Shwachman-Diamond syndrome (SDS) is characterized by exocrine pancreatic insufficiency, neutropenia, and skeletal abnormalities. Biallelic mutations in SBDS, which encodes a ribosome maturation factor, are found in 90% of SDS cases. Sbds–/– mice are embryonic lethal. Using CRISPR/Cas9 editing, we created sbds-deficient zebrafish strains. Sbds protein levels progressively decreased and became undetectable at 10 days postfertilization (dpf). Polysome analysis revealed decreased 80S ribosomes. Homozygous mutant fish developed normally until 15 dpf. Mutant fish subsequently had stunted growth and showed signs of atrophy in pancreas, liver, and intestine. In addition, neutropenia occurred by 5 dpf. Upregulation of tp53 mRNA did not occur until 10 dpf, and inhibition of proliferation correlated with death by 21 dpf. Transcriptome analysis showed tp53 activation through upregulation of genes involved in cell cycle arrest, cdkn1a and ccng1, and apoptosis, puma and mdm2. However, elimination of Tp53 function did not prevent lethality. Because of growth retardation and atrophy of intestinal epithelia, we studied the effects of starvation on WT fish. Starved WT fish showed intestinal atrophy, zymogen granule loss, and tp53 upregulation — similar to the mutant phenotype. In addition, there was reduction in neutral lipid storage and ribosomal protein amount, similar to the mutant phenotype. Thus, loss of Sbds in zebrafish phenocopies much of the human disease and is associated with growth arrest and tissue atrophy, particularly of the gastrointestinal system, at the larval stage. A variety of stress responses, some associated with Tp53, contribute to pathophysiology of SDS.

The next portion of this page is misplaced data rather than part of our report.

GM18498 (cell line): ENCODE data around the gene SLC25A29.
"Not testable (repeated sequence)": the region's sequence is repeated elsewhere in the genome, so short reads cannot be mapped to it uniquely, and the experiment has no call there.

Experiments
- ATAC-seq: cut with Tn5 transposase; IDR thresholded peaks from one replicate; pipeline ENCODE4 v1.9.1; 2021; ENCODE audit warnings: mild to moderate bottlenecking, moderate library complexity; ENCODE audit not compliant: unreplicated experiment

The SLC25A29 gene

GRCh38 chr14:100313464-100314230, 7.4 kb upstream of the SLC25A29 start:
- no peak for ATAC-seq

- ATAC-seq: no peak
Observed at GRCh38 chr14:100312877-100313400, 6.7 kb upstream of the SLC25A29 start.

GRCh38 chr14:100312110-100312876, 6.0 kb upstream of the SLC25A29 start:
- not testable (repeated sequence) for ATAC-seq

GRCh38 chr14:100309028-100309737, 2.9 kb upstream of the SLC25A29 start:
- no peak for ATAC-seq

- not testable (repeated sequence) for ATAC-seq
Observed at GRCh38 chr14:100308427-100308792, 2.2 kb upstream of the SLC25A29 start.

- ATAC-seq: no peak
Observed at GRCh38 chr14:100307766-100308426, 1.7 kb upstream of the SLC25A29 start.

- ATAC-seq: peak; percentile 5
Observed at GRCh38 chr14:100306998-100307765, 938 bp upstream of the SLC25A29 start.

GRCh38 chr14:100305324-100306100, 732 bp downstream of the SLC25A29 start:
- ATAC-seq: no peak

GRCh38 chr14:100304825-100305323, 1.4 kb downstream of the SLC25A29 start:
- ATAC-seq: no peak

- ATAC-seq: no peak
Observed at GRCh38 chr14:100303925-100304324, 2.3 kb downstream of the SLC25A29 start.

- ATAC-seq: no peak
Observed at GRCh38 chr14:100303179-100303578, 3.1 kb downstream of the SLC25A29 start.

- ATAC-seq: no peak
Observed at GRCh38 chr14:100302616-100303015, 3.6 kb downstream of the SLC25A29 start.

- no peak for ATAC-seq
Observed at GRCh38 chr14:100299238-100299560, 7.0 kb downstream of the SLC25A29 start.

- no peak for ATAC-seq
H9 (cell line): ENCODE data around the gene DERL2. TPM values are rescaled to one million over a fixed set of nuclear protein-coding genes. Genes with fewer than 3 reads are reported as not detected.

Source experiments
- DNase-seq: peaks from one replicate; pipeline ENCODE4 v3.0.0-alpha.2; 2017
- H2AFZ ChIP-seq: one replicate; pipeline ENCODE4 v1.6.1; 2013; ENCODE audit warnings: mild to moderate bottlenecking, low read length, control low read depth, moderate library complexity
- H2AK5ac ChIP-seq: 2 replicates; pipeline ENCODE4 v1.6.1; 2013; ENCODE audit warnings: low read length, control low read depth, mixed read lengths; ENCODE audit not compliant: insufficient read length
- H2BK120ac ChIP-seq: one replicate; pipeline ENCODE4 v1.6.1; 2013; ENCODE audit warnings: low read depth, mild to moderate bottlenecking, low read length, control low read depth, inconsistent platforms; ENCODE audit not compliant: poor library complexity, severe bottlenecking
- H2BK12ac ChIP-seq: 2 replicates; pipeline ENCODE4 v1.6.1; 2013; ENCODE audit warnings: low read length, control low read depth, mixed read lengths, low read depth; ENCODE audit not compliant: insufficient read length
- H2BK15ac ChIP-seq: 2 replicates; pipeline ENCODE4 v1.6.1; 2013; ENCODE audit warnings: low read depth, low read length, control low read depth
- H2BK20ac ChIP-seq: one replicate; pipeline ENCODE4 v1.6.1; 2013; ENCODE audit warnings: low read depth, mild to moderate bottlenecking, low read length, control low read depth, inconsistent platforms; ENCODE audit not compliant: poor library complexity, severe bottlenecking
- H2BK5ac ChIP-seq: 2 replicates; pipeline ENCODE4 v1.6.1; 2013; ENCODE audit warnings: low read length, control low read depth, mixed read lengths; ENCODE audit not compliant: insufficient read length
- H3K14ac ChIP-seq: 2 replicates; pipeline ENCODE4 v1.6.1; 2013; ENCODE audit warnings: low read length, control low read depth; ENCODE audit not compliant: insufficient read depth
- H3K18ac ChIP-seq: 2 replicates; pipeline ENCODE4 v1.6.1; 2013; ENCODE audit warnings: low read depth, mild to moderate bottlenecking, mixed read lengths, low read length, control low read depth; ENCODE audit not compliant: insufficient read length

Usua Oyarbide, Arish N. Shah, Wilmer Amaya-Mejia, Matthew Snyderman, Margaret J. Kell, Daniela S. Allende, Eliezer Calo, Jacek Topczewski, Seth J. Corey
Scheme for the developmental pathophysiology of SDS based on phenotypic, biochemical, and genetic analysis of zebrafish mutants.